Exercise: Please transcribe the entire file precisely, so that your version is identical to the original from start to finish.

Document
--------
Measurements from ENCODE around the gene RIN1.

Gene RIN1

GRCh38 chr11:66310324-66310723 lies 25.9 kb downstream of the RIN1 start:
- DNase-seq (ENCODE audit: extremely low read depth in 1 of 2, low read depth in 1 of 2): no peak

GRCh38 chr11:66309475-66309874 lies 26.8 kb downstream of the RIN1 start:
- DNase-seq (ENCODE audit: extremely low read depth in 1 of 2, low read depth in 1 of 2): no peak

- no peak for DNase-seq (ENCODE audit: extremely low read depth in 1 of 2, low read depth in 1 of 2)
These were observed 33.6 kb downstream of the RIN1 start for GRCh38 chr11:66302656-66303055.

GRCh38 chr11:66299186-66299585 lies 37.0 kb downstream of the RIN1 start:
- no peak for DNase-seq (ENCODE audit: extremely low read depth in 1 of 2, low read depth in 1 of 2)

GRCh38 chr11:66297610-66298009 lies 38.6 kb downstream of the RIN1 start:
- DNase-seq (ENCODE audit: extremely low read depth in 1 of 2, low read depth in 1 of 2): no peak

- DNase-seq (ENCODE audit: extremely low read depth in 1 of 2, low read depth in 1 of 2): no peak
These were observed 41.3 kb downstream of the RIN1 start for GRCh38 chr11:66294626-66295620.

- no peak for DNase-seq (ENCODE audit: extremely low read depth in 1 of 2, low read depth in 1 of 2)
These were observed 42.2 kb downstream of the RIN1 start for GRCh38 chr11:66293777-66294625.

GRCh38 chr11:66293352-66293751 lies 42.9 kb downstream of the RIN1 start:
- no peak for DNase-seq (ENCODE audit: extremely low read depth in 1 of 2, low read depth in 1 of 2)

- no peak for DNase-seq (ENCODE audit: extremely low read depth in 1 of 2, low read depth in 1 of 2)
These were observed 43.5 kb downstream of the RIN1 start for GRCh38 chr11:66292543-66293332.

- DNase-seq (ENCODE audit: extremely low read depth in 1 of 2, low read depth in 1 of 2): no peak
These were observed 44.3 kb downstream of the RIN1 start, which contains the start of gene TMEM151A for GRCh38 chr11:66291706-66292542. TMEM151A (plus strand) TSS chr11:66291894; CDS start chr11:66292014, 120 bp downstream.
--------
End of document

Measurements from ENCODE around the gene RIN1.

Gene RIN1

GRCh38 chr11:66310324-66310723 lies 25.9 kb downstream of the RIN1 start:
- DNase-seq (ENCODE audit: extremely low read depth in 1 of 2, low read depth in 1 of 2): no peak

GRCh38 chr11:66309475-66309874 lies 26.8 kb downstream of the RIN1 start:
- DNase-seq (ENCODE audit: extremely low read depth in 1 of 2, low read depth in 1 of 2): no peak

- no peak for DNase-seq (ENCODE audit: extremely low read depth in 1 of 2, low read depth in 1 of 2)
These were observed 33.6 kb downstream of the RIN1 start for GRCh38 chr11:66302656-66303055.

GRCh38 chr11:66299186-66299585 lies 37.0 kb downstream of the RIN1 start:
- no peak for DNase-seq (ENCODE audit: extremely low read depth in 1 of 2, low read depth in 1 of 2)

GRCh38 chr11:66297610-66298009 lies 38.6 kb downstream of the RIN1 start:
- DNase-seq (ENCODE audit: extremely low read depth in 1 of 2, low read depth in 1 of 2): no peak

- DNase-seq (ENCODE audit: extremely low read depth in 1 of 2, low read depth in 1 of 2): no peak
These were observed 41.3 kb downstream of the RIN1 start for GRCh38 chr11:66294626-66295620.

- no peak for DNase-seq (ENCODE audit: extremely low read depth in 1 of 2, low read depth in 1 of 2)
These were observed 42.2 kb downstream of the RIN1 start for GRCh38 chr11:66293777-66294625.

GRCh38 chr11:66293352-66293751 lies 42.9 kb downstream of the RIN1 start:
- no peak for DNase-seq (ENCODE audit: extremely low read depth in 1 of 2, low read depth in 1 of 2)

- no peak for DNase-seq (ENCODE audit: extremely low read depth in 1 of 2, low read depth in 1 of 2)
These were observed 43.5 kb downstream of the RIN1 start for GRCh38 chr11:66292543-66293332.

- DNase-seq (ENCODE audit: extremely low read depth in 1 of 2, low read depth in 1 of 2): no peak
These were observed 44.3 kb downstream of the RIN1 start, which contains the start of gene TMEM151A for GRCh38 chr11:66291706-66292542. TMEM151A (plus strand) TSS chr11:66291894; CDS start chr11:66292014, 120 bp downstream.